The defendants are alleged to have billed Medicare for tests that were conducted at unapproved locations and performed by technicians lacking the licenses or certifications required by Medicare payment rules and regulations. The government also alleges that the defendants fraudulently billed Medicare for medical devices in violation of Medicare rules and regulations that prohibit providers of diagnostic sleep tests from supplying medical devices and from sharing a sleep laboratory location with a durable medical equipment supplier.”

“The whistleblower action…..was filed under the qui tam provisions of the False Claims Act. The False Claims Act allows for private persons, such as Elma F. Dresser in this case, to file actions to provide the government information about wrongdoing. Under the statute, if it is established that a person has submitted or caused others to submit false or fraudulent claims to the United States, the government can recover treble damages and $5,500 to $11,000 for each false or fraudulent claim filed. If the government is successful in resolving or litigating its claims, the whistleblower who initiated the action can recover a share of between 15 percent to 25 percent of the amount recovered.”

The takeaway for DME suppliers is that they “live in a glass house.” As I stated at the beginning of this article, if the supplier is doing something it should not be doing, then somebody knows about it. That “somebody” might very well be a qui tam relator.

Jeff Baird will be presenting the following webinar:

AAHomecare’s Educational Webinar
After the Purchase is Complete: Transfer of Patient Files, Calling the Seller’s Patients, and Other Hot Button Issues
Presented by: Jeffrey S. Baird, Esq., Brown & Fortunato, P.C.
Thursday, June 11, 2015
2:30-4:00 p.m. EASTERN TIME
Buying and selling a DME supplier is not simple. In addition to the standard transactional issues (e.g., specific provisions in the Asset Purchase Agreement or Stock Purchase Agreement), there are a number of federal and state regulatory issues that must be addressed. For example, can a Medicare Part B supplier number be transferred? What about a Medicaid provider number? Must the purchaser obtain new physician orders? New AOBs? How do the WOPD and face-to-face rules fit in? What type of notice must given to the seller’s patients? Can the purchaser simply pick up the phone and call the patients who are transferred to the purchaser? The answers to these questions are impacted by whether the sale is a “stock” sale or an “asset” sale. This program will discuss the multiple regulatory issues that must be addressed when a DME supplier is sold.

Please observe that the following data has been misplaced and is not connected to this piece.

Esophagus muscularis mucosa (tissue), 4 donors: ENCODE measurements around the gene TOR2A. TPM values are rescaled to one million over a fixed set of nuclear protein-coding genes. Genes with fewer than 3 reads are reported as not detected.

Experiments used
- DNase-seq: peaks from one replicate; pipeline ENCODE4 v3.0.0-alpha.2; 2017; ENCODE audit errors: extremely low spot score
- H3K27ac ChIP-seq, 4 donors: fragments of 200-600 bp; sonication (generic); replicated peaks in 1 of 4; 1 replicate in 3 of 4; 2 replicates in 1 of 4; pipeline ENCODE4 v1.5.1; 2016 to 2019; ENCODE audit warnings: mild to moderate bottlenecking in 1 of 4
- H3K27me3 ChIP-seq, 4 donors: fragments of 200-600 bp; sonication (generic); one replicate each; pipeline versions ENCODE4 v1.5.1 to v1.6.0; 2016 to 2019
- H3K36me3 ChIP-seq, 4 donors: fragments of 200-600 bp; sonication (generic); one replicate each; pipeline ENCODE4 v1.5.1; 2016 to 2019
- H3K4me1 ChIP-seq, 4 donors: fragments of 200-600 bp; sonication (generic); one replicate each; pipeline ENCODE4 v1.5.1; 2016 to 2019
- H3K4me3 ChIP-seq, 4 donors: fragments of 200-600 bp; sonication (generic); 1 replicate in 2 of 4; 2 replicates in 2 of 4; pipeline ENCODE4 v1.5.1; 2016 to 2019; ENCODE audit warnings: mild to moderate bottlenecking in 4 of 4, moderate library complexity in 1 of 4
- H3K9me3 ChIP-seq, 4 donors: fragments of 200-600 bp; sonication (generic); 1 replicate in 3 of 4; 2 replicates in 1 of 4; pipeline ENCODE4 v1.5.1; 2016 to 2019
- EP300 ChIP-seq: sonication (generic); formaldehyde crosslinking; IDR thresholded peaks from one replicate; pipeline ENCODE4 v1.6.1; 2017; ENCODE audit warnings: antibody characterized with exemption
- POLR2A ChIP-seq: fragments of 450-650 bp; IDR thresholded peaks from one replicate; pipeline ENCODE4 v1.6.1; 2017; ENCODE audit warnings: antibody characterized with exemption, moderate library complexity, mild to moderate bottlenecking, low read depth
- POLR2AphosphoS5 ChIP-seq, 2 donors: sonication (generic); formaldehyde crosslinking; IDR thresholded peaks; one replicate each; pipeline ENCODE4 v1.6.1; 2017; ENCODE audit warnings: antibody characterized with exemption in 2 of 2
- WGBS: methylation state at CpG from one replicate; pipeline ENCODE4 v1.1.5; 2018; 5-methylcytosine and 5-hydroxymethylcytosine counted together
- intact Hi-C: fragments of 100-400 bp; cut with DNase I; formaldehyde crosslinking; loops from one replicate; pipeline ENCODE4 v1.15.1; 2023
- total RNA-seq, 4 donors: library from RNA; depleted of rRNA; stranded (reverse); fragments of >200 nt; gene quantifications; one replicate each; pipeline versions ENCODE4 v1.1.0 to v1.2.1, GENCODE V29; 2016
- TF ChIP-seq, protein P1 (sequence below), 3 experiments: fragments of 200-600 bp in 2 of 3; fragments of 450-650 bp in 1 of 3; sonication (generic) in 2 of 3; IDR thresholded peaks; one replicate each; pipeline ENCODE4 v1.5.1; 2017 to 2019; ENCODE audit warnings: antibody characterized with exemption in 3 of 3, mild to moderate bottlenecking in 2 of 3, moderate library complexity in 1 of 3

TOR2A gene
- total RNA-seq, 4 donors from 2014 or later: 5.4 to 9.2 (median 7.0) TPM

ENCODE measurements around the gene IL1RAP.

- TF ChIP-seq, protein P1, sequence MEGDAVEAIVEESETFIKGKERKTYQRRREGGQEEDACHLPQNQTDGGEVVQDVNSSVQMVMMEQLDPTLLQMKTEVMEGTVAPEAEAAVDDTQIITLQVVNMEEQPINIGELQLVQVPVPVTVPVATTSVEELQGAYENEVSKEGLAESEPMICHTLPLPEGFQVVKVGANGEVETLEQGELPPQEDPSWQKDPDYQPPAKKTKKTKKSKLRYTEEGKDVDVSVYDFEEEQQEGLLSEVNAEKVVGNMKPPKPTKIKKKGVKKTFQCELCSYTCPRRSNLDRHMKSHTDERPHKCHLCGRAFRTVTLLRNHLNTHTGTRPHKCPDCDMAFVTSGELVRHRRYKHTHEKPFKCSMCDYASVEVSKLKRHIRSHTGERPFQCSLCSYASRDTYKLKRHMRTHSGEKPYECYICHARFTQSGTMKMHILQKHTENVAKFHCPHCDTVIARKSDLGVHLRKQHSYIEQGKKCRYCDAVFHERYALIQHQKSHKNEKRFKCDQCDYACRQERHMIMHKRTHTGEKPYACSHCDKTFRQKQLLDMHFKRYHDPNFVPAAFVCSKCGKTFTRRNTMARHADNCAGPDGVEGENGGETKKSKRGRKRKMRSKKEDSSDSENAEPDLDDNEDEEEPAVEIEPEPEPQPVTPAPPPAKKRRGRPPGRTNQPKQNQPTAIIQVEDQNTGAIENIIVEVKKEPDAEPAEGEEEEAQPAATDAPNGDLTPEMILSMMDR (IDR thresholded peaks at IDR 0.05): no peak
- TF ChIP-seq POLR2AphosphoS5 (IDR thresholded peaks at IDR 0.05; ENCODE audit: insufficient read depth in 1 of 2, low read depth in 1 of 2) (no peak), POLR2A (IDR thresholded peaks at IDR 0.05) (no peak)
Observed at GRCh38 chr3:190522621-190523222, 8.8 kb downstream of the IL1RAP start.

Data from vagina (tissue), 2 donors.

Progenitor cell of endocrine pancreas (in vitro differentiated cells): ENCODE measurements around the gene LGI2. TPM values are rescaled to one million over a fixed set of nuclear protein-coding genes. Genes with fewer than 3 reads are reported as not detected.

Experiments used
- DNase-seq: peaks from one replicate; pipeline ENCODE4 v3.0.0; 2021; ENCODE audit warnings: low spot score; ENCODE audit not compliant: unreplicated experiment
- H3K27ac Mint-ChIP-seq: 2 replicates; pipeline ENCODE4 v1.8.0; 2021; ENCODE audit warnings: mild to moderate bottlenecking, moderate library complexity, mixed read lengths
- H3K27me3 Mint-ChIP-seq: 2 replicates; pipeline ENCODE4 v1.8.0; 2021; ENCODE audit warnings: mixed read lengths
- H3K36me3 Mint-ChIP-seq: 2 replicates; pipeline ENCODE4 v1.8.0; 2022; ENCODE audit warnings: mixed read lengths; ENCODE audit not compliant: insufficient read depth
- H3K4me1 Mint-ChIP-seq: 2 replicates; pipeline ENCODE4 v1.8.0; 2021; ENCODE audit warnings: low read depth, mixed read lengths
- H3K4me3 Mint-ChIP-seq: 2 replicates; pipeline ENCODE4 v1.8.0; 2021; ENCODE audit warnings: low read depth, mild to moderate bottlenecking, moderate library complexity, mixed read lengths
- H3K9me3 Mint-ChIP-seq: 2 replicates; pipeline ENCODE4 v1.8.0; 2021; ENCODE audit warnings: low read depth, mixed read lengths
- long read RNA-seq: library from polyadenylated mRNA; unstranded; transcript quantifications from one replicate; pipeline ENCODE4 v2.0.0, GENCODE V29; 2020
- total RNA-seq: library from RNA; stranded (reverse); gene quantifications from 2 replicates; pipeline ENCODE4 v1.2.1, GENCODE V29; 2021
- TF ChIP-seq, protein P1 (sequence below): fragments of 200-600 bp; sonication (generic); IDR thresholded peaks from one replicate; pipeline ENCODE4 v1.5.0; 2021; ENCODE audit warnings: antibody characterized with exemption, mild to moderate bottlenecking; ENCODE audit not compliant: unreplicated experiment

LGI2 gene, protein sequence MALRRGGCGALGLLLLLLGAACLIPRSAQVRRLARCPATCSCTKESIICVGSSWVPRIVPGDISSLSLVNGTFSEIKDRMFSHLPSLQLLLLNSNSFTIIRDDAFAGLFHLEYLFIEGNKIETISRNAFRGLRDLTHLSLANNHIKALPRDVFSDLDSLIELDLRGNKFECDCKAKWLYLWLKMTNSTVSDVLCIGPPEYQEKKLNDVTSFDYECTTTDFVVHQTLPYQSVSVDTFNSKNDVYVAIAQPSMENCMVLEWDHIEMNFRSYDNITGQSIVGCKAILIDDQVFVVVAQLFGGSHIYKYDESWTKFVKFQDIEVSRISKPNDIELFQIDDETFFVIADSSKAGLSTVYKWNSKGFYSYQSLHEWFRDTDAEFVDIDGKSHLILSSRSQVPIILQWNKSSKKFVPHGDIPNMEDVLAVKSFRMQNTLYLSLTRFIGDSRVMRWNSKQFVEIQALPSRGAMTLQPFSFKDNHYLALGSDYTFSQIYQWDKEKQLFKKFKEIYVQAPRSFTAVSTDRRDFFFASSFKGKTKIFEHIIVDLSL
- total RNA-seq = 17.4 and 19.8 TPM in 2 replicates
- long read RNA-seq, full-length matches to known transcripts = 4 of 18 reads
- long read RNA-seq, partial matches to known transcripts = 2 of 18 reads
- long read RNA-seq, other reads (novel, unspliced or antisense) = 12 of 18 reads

Contact Ika Sukh at to register for “After the Purchase is Complete: Transfer of Patient Files, Calling the Seller’s Patients, and Other Hot Button Issues” on Thursday, June 11, 2015, 2:30-4:00 pm ET, with Jeffrey S. Baird, of Brown & Fortunato, PC.

Member: $99.00    
Non-Member: $129.00

Jeffrey S. Baird, JD, is chairman of the Health Care Group at Brown & Fortunato PC, a law firm based in Amarillo, Tex. He represents pharmacies, infusion companies, HME companies, and other health care providers throughout the United States. Baird is Board Certified in Health Law by the Texas Board of Legal Specialization and can be reached at (806) 345-6320 or